Canadian poet Karen Solie was born in Moose Jaw, Saskatchewan. She was educated at the University of Lethbridge, where she earned a BA, and at the University of Victoria, where she pursued graduate study. In her poems, Solie often tracks a journey, or several journeys at once, following the mind’s movement across changing landscapes.
In a 2015 Partisan review of The Road In Is Not the Same Road Out, poet Ange Mlinko compares Solie’s “non-heroic” poetry with the work of John Ashbery, noting, “Like [Ashbery], she writes sentences in motley registers that accrete into poems with unpredictable logopoetic shapes. Their sentences are similarly centrifugal, though hers are never taken to the dissociative extremes his are. He sounds like a radio on scan; she sounds like she’s talking and driving: grounded in time and space, just traversing them fairly fast. … Mostly the beauty comes, as it does, off the cuff.”
“It would be nice to know what the hell one is doing once in a while,” Solie states in a 2010 conversation with reporter Mark Medley for the National Post, “but on the other hand isn’t that why people keep doing any kind of art? Because you never quite get there. The gesture and the approach is the point: There is no there to get to. I think that’s what people respond to when you connect with a piece of writing: all of what’s contained in that reach towards something ungraspable.”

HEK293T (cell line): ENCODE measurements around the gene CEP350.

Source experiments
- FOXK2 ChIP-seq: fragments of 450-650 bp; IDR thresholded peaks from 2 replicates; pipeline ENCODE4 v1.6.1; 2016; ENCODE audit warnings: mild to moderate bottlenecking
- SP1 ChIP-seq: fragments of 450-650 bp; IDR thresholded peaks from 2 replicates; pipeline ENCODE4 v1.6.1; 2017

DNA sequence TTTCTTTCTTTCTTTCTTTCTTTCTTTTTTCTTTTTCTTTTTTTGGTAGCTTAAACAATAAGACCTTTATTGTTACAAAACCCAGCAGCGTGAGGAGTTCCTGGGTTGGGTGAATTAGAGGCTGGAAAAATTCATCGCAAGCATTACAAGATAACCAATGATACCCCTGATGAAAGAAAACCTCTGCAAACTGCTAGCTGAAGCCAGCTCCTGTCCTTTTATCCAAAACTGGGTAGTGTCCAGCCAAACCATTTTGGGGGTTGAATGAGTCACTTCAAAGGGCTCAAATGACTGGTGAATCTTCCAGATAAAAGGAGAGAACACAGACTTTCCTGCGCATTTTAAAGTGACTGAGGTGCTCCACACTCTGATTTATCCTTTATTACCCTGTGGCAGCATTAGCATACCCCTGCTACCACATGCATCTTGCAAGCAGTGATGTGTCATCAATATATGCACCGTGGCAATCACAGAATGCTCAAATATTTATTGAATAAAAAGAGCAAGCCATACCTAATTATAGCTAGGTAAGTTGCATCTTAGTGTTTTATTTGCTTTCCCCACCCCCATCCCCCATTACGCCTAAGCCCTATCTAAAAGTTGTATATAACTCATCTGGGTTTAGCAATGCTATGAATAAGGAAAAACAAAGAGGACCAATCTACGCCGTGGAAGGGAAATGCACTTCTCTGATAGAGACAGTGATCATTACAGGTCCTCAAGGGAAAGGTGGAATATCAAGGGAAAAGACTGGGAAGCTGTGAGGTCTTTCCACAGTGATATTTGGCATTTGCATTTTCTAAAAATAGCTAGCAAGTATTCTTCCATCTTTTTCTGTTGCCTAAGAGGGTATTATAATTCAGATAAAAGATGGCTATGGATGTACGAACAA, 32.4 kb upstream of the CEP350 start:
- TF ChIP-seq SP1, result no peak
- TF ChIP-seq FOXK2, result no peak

Solie is the author of several collections of poetry, including The Road In Is Not the Same Road Out (2015); The Living Option: Selected Poems (2013); Pigeon (2009), which won a Griffin Poetry Prize, a Pat Lowther Award, and a Trillium Book Award; and Short Haul Engine (2001), which won a Dorothy Livesay Poetry Prize. Her work has also been featured in the anthology Breathing Fire: Canada’s New Poets (1995) and has been translated into Dutch, French, and Korean.
Solie has served as an associate director of the Banff Centre Writing Studio program and as international writer-in-residence at the University of St. Andrews. She lives in Toronto.